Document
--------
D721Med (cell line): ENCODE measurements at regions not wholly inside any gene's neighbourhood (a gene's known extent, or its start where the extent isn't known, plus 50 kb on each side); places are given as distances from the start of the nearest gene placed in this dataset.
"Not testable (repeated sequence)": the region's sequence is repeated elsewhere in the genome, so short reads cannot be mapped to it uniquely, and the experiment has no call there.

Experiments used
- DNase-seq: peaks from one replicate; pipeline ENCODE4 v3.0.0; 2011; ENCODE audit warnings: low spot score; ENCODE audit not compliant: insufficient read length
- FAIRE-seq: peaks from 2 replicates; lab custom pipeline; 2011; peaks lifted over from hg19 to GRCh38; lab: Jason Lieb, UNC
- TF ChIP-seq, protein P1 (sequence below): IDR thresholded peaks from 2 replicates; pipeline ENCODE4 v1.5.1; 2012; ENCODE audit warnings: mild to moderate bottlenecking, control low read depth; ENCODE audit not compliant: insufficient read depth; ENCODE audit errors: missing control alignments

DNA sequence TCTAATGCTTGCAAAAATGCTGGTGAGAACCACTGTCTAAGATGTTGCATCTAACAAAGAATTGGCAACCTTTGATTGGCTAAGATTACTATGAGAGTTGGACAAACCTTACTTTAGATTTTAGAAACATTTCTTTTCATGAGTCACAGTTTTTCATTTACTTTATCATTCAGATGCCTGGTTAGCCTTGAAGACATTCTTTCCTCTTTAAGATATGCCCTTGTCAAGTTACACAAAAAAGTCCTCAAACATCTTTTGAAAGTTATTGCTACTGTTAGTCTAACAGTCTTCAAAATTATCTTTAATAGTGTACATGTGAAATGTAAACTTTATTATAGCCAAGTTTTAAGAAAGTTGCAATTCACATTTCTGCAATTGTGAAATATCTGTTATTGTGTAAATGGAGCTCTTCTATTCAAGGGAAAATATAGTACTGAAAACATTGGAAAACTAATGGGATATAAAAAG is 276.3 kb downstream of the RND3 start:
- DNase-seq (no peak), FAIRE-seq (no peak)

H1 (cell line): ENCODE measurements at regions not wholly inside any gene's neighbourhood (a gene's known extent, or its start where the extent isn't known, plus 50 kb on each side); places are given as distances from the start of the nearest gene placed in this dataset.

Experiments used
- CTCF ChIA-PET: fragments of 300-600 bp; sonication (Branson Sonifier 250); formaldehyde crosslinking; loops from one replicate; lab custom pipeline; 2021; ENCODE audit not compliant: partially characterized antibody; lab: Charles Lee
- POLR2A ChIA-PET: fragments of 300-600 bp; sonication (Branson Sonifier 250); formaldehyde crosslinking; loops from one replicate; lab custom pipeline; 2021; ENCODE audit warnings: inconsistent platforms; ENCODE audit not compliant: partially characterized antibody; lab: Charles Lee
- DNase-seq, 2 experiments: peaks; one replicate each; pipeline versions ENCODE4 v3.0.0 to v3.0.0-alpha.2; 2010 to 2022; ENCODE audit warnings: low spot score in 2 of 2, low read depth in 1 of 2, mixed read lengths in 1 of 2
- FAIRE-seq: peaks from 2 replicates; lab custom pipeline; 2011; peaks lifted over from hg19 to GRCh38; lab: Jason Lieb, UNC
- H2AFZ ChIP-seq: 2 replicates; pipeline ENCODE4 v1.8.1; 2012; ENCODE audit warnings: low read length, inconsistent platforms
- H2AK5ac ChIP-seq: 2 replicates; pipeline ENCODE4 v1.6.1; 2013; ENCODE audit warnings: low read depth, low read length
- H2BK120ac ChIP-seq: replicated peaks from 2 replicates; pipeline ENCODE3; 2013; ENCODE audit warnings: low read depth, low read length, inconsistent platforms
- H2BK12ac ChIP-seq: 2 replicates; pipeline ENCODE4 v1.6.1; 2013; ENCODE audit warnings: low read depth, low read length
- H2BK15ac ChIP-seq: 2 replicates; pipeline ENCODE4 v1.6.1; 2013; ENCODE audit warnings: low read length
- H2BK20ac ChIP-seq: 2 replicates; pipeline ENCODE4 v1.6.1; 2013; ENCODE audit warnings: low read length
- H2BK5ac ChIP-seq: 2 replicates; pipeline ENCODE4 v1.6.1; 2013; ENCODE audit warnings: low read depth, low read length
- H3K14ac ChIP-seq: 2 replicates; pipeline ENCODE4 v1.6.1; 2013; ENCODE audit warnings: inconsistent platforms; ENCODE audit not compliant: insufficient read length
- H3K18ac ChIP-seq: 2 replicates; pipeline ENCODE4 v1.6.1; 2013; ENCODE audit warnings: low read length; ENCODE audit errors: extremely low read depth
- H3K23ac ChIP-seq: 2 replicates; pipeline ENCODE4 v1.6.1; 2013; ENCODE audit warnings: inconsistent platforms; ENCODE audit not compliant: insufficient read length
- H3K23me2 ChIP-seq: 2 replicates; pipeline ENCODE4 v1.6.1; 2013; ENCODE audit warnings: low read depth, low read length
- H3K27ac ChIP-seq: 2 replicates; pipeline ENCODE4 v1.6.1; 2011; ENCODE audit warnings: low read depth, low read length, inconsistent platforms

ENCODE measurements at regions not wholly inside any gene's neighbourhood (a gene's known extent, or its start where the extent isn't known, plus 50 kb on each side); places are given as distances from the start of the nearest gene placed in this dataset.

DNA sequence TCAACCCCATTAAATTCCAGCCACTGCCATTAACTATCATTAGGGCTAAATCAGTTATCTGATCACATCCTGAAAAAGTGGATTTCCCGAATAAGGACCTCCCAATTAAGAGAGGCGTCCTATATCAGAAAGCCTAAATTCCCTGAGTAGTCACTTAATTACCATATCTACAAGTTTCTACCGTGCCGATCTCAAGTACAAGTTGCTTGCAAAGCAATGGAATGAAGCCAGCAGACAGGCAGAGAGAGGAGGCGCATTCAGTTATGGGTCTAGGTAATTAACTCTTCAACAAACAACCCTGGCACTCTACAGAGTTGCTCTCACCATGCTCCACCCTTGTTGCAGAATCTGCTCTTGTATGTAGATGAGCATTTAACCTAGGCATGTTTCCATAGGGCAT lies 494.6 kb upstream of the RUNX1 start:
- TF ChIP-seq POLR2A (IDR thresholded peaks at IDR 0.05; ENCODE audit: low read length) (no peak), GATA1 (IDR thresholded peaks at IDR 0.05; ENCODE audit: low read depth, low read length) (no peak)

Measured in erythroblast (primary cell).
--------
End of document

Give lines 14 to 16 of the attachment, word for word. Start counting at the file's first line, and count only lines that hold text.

- FAIRE-seq: peaks from 2 replicates; lab custom pipeline; 2011; peaks lifted over from hg19 to GRCh38; lab: Jason Lieb, UNC
- H2AFZ ChIP-seq: 2 replicates; pipeline ENCODE4 v1.8.1; 2012; ENCODE audit warnings: low read length, inconsistent platforms
- H2AK5ac ChIP-seq: 2 replicates; pipeline ENCODE4 v1.6.1; 2013; ENCODE audit warnings: low read depth, low read length